Bill Jacklin: Towards the Light
July 21 - September 15, 2023
Marlborough London is delighted to present
Bill Jacklin: Towards the Light, a survey
spanning seven decades of Bill Jacklin’s artistic
career. From early installation pieces and two dimensional abstract ‘system works’ to figurative
paintings and monotypes, this retrospective will
showcase the artist’s broad and prolific practice
from the 1960s right up to the present day.
Born in London in 1943, Bill Jacklin attended Walthamstow School of Art from 1960 to 1961 to study graphic design, before enrolling in the Royal College of Art in 1964. During this time Jacklin experimented with printing techniques which also informed the conceptualisation of his 1963 installation piece Invitation Card, a wooden box encasing figures of saluting soldiers which – just like an aquatint print – had been exposed to varying degrees of acid.
While such early works were reflecting on the existential angst of the post-war era, Jacklin’s artistic credo to ‘aspire to the light’ gave way to two-dimensional abstract works in the 1970s. Examining the flow of forms and the play of light and shadow through meticulously coordinated markings, these ‘system works’ explored the tension between the repetition of units as the base of the natural order and the asymmetrical complexity of the world’s appearance.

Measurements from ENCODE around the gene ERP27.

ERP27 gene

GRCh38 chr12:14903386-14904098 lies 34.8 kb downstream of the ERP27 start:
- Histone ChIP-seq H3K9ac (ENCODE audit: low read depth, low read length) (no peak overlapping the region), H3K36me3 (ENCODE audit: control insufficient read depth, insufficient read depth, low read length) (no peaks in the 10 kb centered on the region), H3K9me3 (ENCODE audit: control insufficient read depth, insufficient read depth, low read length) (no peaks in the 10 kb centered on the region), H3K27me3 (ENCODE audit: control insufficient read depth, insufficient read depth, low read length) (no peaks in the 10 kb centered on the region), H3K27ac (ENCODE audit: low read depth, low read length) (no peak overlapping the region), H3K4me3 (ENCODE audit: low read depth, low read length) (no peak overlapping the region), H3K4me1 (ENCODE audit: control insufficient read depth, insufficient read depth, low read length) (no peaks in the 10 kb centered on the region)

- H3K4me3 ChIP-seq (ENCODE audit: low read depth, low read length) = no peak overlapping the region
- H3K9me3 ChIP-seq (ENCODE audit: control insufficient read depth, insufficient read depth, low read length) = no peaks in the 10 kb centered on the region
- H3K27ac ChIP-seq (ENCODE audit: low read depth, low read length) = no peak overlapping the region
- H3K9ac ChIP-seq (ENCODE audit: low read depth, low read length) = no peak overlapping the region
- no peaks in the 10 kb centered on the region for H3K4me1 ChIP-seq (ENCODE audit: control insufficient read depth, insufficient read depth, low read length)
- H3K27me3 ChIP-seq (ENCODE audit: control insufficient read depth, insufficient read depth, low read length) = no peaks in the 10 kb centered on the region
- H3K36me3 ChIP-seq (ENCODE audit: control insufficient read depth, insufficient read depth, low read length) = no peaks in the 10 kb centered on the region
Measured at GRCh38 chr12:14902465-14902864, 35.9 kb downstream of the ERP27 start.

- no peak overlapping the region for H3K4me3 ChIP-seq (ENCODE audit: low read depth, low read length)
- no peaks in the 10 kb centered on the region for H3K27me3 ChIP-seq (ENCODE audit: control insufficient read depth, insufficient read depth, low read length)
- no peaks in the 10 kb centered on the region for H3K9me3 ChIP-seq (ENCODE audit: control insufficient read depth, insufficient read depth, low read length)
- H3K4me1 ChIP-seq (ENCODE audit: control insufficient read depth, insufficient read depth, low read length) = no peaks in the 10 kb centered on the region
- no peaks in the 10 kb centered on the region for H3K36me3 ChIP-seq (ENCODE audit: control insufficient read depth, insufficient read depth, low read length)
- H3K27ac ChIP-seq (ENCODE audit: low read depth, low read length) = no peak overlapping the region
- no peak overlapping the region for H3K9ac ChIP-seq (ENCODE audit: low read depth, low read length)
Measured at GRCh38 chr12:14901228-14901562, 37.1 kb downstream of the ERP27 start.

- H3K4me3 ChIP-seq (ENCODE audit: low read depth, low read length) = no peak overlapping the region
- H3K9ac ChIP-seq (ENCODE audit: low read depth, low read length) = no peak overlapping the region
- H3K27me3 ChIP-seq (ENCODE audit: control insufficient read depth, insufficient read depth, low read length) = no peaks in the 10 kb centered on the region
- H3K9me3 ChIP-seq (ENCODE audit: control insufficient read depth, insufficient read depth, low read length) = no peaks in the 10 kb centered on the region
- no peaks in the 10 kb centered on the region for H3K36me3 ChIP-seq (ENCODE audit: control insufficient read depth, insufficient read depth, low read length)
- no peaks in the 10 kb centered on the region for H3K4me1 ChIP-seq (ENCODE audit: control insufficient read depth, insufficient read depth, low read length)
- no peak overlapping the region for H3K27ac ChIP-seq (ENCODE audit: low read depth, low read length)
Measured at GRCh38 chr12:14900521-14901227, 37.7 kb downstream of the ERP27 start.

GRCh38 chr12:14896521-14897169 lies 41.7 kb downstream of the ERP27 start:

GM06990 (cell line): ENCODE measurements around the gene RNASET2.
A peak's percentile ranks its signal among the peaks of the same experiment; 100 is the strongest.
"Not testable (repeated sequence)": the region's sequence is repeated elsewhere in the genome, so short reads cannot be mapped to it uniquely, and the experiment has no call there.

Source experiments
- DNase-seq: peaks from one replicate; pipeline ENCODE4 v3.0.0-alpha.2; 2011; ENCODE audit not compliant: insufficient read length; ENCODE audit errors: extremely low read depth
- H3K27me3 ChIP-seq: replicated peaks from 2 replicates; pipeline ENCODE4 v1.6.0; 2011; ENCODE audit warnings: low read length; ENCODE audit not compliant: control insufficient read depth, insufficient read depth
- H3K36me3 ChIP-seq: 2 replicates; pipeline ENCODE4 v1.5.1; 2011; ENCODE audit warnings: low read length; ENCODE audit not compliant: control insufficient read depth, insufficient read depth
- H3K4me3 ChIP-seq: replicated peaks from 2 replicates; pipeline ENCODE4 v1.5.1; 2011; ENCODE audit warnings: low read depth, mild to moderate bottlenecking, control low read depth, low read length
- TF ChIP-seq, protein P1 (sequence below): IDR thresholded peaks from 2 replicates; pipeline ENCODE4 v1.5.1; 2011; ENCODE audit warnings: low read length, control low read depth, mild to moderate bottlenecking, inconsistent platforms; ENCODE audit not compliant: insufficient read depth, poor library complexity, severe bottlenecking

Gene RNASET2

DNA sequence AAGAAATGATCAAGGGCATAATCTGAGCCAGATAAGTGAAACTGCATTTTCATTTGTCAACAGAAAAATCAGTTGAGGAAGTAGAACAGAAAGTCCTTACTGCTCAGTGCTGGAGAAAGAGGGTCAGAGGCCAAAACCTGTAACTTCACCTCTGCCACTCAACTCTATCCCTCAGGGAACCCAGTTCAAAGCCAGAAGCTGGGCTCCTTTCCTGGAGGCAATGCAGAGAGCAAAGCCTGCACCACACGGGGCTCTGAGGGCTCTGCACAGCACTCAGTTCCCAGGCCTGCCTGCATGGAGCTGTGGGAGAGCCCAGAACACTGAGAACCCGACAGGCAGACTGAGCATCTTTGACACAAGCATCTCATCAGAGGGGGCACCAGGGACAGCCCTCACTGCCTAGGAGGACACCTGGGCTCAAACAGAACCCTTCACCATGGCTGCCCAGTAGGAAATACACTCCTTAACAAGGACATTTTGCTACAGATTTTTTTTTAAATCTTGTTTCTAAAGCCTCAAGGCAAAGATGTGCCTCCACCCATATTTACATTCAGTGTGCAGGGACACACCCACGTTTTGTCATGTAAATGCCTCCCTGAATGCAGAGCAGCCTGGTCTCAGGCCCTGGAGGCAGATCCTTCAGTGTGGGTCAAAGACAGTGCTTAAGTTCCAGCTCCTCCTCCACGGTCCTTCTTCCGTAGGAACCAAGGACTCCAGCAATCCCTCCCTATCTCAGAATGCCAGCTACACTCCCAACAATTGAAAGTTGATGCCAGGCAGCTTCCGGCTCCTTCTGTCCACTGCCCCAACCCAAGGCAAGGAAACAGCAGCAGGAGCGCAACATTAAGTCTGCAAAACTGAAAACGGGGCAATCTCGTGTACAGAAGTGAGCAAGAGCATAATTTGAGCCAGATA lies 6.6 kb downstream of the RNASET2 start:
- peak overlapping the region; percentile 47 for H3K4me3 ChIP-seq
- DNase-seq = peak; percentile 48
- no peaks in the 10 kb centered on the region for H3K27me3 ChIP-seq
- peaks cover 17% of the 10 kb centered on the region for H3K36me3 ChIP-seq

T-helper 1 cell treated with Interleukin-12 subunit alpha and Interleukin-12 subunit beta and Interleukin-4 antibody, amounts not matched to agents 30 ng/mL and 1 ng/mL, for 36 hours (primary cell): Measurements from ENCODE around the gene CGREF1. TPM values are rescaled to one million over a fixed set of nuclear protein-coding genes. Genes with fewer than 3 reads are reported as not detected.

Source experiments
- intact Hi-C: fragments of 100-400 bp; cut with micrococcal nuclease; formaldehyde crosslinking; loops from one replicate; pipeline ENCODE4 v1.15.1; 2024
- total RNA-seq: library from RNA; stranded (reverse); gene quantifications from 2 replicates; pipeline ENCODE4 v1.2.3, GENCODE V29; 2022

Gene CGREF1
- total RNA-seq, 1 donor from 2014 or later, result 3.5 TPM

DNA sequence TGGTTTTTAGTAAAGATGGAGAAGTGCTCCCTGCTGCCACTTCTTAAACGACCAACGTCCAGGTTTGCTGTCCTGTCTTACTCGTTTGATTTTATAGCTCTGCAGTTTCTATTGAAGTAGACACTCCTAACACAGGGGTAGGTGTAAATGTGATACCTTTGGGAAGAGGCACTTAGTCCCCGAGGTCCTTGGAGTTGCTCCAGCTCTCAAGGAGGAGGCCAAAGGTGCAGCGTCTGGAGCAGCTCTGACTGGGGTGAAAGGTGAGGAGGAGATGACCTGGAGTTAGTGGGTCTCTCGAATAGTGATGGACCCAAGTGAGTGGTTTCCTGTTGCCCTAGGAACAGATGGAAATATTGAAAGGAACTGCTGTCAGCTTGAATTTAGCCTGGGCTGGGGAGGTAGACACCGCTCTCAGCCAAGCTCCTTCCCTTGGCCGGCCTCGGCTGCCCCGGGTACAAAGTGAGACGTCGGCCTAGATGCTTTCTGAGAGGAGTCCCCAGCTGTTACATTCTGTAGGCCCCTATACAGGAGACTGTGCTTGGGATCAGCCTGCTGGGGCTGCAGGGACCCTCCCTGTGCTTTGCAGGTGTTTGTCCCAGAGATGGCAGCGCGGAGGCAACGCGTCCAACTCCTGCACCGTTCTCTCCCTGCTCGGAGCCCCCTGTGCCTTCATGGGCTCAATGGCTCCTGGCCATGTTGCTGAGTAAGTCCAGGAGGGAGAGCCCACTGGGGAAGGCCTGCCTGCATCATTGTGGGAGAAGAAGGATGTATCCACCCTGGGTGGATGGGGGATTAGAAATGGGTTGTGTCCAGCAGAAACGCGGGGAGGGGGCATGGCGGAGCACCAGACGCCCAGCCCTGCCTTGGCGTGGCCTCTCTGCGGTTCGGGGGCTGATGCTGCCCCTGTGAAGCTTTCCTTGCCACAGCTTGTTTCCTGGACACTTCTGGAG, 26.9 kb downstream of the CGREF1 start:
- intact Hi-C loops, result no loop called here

Jacklin’s 1977 series of etchings Anemones marked the artist’s turn towards to figuration. The serialised depiction of gradually dying flowers reflect his continued exploration of light and shadow as well as the interest in concepts of seriality, repetition, and erasure. ‘Each time I make a line I hope to reach out to both the physical world and the metaphysical world’, Jacklin states.
In 1985, the artist moved to New York City where the bustling streets provided a new setting to paint the city’s ‘flowing, pulsating energy’. This sense of movement is often embodied in his painted depictions of ice skaters, figures in the snow and large crowds. Similarly, the works he made during residencies in Hong Kong and Venice also seek to capture the rhythms of daily life as ‘an energy mass’. Crowded city landscapes often appear as patterns of light and dark, making them seem simultaneously remote and familiar.
The exhibition will also feature Bill Jacklin’s latest body of work in which he revisits both abstraction and figuration, bringing the enduring themes of light, repetition and energy into close proximity.